Prime Minister Prayut must promptly clarify what he means by ‘Thai-style democracy’
Observing National Children’s Day at Government House this past weekend, Prime Minister Prayut Chan-o-cha talked to reporters about “Thai-style democracy”, but in his usual circuitous manner, raising more questions than answer as to what the country’s political future will be.
Pressed to define what he meant by the phrase, Prayut would only say that Thailand should be governed as “a democracy free from conflict”.
“Our country cannot afford any more conflicts,” he said. “We certainly must have democracy, but a Thai-style democracy. We must not break the rules. I ask all Thais to consider this.”
Prayut, who also heads the National Council for Peace and Order (NCPO), the military junta that seized power in the 2014 coup, said basic democratic principles must be instilled in younger people to ensure a stable future.
While paying lip service to the need for further social development and make Thailand more competitive globally, Prayut argued that 2017 was a “year of peace and orderliness”, just as had every year since the coup. In line with authoritarian regimes around the world, Prayut was claiming that political stability was a form of development.
But the development most Thais are waiting for is a democratic election. More than anything else, including freedom from conflict, Prayut must return the mandate to the people from whom he snatched it three years ago. The return to full democracy will be the catalyst Thailand needs to get back on track, to regain economic momentum and rejoin the world community of advanced and enlightened nations.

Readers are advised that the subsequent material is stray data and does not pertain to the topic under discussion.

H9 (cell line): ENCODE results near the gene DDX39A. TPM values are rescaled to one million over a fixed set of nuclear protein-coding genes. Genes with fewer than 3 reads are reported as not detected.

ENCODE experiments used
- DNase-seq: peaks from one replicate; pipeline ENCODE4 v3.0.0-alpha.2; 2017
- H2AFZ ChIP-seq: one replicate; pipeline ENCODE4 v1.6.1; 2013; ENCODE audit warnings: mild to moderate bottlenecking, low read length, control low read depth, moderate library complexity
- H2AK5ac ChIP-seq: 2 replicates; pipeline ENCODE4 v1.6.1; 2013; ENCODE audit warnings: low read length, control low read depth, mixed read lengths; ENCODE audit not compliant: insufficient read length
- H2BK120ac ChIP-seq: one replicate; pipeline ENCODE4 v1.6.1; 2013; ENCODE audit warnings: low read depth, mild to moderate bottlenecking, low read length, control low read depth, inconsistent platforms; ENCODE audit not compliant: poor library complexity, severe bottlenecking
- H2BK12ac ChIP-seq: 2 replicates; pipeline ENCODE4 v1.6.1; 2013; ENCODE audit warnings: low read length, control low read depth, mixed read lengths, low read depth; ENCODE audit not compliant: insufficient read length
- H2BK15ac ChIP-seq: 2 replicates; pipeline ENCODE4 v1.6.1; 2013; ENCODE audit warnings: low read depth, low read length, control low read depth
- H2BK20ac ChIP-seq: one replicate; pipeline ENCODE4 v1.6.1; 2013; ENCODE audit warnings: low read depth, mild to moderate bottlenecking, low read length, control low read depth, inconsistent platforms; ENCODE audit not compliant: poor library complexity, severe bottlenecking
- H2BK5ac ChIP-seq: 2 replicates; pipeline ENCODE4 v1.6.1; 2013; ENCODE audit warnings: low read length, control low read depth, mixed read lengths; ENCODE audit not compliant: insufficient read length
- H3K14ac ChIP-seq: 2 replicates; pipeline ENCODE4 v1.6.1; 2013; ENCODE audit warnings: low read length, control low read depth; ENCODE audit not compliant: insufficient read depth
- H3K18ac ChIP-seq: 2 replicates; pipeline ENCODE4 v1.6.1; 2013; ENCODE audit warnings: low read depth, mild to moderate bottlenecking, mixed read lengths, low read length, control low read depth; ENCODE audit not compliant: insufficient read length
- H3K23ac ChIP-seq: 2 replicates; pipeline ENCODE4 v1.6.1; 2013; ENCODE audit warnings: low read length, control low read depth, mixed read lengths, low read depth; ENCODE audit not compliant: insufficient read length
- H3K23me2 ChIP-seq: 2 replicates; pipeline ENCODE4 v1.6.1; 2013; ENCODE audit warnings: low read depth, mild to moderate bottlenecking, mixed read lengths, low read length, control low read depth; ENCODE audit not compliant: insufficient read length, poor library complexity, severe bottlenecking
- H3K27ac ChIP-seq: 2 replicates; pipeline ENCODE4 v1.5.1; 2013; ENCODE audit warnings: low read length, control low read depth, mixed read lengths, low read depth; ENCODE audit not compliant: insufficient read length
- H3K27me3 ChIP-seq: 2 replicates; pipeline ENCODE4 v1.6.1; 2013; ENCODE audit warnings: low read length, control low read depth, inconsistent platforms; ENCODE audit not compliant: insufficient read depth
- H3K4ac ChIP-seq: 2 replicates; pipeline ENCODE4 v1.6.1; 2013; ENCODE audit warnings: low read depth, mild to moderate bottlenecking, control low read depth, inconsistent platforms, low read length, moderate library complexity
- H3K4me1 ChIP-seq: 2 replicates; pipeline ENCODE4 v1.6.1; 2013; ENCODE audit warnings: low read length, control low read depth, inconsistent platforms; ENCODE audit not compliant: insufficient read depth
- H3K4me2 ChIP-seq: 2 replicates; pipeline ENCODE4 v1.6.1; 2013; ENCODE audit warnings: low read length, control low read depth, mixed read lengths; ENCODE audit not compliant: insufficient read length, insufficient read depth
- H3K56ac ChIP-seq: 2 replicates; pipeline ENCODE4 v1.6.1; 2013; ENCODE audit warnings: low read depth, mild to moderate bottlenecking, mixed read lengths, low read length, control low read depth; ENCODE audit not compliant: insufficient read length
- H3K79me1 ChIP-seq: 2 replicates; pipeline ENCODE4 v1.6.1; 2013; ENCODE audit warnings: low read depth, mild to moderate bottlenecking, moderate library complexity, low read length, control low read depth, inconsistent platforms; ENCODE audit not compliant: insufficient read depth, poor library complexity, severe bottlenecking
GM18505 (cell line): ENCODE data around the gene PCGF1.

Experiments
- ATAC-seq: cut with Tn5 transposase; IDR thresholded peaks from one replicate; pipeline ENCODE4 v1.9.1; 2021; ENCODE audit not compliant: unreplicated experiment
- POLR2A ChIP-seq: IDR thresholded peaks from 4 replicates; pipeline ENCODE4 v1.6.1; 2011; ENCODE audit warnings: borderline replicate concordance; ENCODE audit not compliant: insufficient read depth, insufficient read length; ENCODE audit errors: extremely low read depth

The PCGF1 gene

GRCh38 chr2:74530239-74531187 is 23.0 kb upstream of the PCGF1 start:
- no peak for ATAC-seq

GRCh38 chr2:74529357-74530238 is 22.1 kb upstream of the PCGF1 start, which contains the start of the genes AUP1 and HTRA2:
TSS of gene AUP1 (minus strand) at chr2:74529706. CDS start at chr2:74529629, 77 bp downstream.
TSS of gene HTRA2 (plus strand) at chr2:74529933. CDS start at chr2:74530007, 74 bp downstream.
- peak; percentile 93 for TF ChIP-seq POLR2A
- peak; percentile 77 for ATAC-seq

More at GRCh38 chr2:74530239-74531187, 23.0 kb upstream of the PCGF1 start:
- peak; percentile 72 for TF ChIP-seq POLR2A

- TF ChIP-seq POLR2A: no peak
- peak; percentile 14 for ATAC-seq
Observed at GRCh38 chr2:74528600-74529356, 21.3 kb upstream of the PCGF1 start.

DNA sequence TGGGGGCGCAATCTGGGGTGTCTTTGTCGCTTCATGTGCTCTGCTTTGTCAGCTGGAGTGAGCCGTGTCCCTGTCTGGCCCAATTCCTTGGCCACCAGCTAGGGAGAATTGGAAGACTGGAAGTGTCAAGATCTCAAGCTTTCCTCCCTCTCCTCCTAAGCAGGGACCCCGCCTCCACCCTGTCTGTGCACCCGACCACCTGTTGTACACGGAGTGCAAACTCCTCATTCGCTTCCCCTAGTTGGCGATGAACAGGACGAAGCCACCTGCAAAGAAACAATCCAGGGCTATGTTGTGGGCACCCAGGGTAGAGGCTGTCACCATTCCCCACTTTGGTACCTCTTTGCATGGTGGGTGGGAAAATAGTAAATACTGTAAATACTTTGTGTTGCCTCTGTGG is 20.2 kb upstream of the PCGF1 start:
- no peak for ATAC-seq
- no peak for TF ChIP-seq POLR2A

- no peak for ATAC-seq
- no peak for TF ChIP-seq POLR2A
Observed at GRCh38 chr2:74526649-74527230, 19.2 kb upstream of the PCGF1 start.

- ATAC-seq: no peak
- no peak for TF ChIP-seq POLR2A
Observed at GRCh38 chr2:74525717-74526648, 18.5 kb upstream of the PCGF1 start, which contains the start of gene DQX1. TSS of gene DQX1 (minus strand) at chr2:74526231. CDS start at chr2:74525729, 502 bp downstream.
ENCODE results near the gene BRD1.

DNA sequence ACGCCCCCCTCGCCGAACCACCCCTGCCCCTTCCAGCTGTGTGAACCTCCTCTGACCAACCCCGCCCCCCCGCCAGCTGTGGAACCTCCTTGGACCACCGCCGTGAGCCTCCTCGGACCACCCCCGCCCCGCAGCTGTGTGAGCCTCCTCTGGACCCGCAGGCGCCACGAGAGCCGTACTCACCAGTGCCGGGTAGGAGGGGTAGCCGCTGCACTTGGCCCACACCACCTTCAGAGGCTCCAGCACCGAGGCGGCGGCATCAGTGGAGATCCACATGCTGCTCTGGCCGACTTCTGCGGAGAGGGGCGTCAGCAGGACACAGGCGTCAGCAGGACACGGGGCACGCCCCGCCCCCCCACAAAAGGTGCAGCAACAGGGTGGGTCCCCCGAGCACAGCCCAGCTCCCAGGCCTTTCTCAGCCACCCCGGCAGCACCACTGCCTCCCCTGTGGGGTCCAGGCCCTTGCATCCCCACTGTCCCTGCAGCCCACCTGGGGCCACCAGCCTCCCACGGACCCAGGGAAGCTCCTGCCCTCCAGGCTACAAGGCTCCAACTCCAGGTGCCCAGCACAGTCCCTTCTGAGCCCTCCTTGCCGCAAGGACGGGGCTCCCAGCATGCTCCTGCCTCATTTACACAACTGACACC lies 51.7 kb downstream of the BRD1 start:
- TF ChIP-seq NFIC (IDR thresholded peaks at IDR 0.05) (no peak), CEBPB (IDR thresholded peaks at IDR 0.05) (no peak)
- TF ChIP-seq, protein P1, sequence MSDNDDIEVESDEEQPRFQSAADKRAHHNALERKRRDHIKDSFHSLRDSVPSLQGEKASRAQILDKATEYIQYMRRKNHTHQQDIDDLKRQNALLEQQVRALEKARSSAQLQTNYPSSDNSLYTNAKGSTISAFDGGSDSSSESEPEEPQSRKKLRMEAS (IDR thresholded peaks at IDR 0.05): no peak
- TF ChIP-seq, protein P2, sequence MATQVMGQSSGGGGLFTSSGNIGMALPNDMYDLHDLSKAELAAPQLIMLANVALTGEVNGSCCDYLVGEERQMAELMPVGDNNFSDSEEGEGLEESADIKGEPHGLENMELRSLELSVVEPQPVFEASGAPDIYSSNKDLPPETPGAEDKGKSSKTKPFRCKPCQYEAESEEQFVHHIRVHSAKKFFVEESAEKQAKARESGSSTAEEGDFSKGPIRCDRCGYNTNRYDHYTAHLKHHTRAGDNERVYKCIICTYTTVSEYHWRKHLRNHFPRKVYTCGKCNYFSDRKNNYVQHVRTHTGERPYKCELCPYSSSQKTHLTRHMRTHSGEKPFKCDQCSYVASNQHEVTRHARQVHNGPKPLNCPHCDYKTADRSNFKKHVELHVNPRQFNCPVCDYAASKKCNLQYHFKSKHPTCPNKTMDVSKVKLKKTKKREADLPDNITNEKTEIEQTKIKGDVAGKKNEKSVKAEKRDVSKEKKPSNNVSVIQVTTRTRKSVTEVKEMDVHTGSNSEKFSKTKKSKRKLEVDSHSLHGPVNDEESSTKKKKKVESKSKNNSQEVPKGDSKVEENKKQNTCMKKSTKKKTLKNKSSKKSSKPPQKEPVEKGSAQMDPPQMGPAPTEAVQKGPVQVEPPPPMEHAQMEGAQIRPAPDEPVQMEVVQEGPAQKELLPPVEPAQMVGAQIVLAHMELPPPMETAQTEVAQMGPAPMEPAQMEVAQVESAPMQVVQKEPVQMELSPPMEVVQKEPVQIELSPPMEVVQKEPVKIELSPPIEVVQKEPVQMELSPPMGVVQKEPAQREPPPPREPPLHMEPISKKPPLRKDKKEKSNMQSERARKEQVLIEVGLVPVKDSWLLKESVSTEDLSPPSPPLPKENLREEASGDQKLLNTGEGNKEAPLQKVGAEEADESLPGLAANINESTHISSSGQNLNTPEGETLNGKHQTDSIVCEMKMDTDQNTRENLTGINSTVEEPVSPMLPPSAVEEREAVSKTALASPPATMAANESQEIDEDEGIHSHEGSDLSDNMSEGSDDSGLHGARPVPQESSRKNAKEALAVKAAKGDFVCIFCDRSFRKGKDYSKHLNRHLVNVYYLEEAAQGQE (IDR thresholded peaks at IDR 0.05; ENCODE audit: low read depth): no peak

Prayut’s logic is flawed but simple: If we want stability, we need the military to continue playing a role in politics. It was the same reasoning that convinced a majority of voters to endorse the junta constitution in a referendum, but let’s not forget how exclusive that referendum process was. The result is likely to come back and haunt us. First, though, we need to know where Prayut stands regarding the next election.
The charter gives 250 senators appointed by the junta the authority to vote alongside 500 elected members of the House of Representatives in the choice of the next prime minister. The candidate need not be a member of the party that wins the most seats in the Lower House.
The red carpet is already being rolled out for General Prayut to retain his post as premier without having to contest the coming election. The concept, perhaps unique to Thailand, involves the selection of an “outsider prime minister”. The term more often heard regarding other countries is “dictator”.
In theory, Prayut should be permitted to seek public office if the NCPO was disbanded. The fact that the NCPO has shifted the ground rules in the military’s favour surely renders him unfit to stand for office, yet, when challenged on this point, Prayut hides behind nationalism and the importance of safeguarding political stability and national security.
Prayut has said he is no longer a soldier, but rather a politician. But he is still referred to as a general and he is very much still tied to the barracks. His troops stand ready to deliver what he wants. This arrangement can no longer be tolerated.
And Prayut must recognise that, having hijacked the rules of the game, he cannot be considered a contender for high office.